In Malaysia also you can see the same phenomenon. Christians complains that some former Muslims who converted to Christianity have been tortured, and forced to return to Islam. A doctor was arrested for seeking childcare from a church, and could face a three year sentence. A tuition center was shut down by the Education Ministry this past August, following claims that the teachers were trying to convert several Malay Muslim children studying there. A church was raided after a complaint was received that it had attempted to convert the twelve Muslims that attended the dinner.
Back to Africa where Nigeria’s Islamic extremists “Boko Haram,” which means in the Hausa language “Education is sinful”, celebrated Christmas in 2011 by bomb blasts and shootings at churches in Madalla, Jos, Gadaka, and Damaturu, leaving 41 people dead. Boko Haram is known for targeting churches, universities, police stations, and even the moderate Muslim Cleric, Liman Bana. The organization is responsible for the deaths of hundreds of people and remains active, using terrorism against non-Muslims and Muslims, pushing Nigeria back into the Medieval Ages.
In Egypt, the army used the chance of the revolution to invade St. Bishop monastery in Feb 2011, and shot monks with RPJs. The same army attacked the nonviolent Christian demonstration in Maspero in October 2011, and left behind at least 28 people dead, and over 200 injured. To this day, not a single person was prosecuted for the massacre of Christians in El-Kosheh in 2000, in which 21 Christians were killed. Islamic extremist groups are known to burn churches every couple of months, and are protected by the state, not forgetting the habit of bombing churches at Christian feasts, like what happened in Alexandria 2011, and Nagahamadi 2010. In March 2011, a Salafi group burned a Christian house in Qena, and cut an ear of its owner, because the attitude of a girl living at that house was considered inappropriate. Few months later, a court announced the predators “Innocent”.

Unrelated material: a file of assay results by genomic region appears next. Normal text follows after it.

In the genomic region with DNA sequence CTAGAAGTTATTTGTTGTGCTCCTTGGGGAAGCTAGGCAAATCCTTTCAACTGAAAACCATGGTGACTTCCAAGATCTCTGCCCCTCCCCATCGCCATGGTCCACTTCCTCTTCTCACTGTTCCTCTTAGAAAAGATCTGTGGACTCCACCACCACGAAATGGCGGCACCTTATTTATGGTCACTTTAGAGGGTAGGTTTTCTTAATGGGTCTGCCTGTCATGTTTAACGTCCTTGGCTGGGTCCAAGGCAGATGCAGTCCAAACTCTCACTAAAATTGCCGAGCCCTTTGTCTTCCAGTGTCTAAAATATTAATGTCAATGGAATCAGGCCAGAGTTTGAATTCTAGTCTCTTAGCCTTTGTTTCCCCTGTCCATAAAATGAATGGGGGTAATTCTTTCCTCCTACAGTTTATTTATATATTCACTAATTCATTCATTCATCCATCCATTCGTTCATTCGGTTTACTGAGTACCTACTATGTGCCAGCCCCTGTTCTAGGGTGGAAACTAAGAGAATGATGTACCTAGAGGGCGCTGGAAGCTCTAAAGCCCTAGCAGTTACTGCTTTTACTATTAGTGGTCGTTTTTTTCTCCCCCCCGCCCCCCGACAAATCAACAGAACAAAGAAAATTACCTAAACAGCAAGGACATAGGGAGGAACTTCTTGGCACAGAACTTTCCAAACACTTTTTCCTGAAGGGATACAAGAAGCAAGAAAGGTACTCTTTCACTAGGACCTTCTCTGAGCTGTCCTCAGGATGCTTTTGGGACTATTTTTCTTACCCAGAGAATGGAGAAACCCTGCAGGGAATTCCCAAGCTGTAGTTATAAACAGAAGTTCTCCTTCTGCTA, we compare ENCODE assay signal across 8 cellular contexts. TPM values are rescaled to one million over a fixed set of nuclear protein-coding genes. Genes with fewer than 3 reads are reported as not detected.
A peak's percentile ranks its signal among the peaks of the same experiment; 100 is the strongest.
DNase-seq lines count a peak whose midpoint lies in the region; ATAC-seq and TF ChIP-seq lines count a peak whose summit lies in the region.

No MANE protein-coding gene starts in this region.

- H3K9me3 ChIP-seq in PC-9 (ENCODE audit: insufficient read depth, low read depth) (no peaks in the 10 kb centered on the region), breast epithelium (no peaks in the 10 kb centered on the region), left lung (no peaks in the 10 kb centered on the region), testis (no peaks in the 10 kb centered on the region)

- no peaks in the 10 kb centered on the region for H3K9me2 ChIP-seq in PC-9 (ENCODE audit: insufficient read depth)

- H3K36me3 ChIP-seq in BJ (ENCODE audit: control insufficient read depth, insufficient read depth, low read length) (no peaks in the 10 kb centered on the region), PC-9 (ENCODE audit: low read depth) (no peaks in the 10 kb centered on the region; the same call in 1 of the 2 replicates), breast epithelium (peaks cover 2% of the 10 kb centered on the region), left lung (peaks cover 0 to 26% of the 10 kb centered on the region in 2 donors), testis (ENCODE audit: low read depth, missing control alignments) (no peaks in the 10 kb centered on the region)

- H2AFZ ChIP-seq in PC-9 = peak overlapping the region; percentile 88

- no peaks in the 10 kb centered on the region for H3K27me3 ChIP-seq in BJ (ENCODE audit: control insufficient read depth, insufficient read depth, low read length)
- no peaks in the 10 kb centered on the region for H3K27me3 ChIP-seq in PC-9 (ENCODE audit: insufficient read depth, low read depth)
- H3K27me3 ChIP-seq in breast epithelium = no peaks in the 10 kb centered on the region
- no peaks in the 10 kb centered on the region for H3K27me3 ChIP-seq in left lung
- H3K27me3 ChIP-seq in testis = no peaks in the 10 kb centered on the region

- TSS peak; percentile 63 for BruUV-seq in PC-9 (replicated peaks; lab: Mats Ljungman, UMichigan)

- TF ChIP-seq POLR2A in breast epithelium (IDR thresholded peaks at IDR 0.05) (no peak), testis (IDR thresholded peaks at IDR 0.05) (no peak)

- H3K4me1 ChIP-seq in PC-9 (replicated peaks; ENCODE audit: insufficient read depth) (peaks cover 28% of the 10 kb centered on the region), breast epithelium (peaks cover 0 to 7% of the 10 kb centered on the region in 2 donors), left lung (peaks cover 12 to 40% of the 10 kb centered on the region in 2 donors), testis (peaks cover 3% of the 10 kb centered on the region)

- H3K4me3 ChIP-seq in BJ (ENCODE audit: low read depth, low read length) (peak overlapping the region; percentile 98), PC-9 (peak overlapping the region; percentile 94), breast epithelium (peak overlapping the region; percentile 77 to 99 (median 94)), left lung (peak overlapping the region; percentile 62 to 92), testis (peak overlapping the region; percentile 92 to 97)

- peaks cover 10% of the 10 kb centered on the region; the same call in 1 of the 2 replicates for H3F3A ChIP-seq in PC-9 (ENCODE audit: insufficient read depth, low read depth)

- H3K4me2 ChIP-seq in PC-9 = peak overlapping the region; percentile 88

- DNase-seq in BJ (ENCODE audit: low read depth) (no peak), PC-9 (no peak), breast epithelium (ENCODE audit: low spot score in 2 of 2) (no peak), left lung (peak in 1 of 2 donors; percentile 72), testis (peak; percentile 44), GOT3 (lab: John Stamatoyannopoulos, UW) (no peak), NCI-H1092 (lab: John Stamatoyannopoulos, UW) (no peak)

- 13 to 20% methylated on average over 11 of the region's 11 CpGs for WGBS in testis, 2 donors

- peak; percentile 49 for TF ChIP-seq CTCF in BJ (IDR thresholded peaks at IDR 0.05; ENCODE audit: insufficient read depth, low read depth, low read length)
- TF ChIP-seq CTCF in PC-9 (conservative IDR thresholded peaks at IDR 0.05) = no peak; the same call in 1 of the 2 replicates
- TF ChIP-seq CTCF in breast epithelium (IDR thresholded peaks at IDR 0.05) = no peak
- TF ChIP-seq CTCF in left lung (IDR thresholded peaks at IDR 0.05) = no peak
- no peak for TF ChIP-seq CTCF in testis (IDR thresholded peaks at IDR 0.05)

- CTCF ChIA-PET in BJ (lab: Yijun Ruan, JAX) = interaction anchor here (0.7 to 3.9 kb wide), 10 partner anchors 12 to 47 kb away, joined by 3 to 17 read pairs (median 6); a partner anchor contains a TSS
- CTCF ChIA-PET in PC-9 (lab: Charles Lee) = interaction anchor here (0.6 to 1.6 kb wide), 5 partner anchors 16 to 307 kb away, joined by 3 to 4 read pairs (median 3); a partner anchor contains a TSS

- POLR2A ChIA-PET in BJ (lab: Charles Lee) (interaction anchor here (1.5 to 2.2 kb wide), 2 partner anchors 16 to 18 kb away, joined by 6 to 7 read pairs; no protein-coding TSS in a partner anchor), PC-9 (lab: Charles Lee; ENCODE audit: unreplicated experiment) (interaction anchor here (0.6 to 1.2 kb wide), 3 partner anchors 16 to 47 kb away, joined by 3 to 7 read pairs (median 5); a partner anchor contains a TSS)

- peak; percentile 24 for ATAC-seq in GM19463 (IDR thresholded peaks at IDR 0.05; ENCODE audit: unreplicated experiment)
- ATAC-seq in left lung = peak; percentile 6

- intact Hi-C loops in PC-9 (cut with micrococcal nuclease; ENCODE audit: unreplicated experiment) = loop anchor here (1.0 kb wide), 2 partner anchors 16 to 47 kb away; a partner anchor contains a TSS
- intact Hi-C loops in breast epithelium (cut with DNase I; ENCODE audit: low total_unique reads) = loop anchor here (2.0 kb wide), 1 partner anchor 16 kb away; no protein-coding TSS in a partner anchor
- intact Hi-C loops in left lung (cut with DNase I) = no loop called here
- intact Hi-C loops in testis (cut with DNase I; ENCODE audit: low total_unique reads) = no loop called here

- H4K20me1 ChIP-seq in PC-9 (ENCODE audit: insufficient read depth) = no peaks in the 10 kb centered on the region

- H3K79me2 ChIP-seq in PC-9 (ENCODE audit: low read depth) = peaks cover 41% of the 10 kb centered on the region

Final Words
The crimes of Islamic extremist groups are widespread in Muslim countries: Harakat al-Shabaab al-Mujahideen (HSM) in Somalia, the Taliban in Pakistan and Afghanistan, Hezbollah in Lebanon, Hamas in Gaza, The Revolutionary Guards in Iran, and the Salafis in Egypt and Tunisia. Not to mention the Islamic government in Sudan, which wanted to apply Shariaa laws over the Christian south, leading to two civil wars, resulting in hundreds of thousands of killings, and millions of refugees. The south is happily separated now, but Islamic Militias are still killing and raping Sudanese women in Darfur, while the government is blessing the predators.  The International Criminal Court hasn’t arrested yet the Sudanese President Hasan Elbashir for his war crimes.

Both of us live now in Europe, where being a believer or not is completely a personal freedom. But we understand that people in other parts of the world don’t enjoy the same freedoms. That’s why we are calling on the Free World to pressure these countries to respect the international standards of Human Rights.

This article was co-written with Hosea Handoyo, Chinese-Indonesian observer and technocrat, based now in Germany. Part of this article was published in English in The Times of Israel.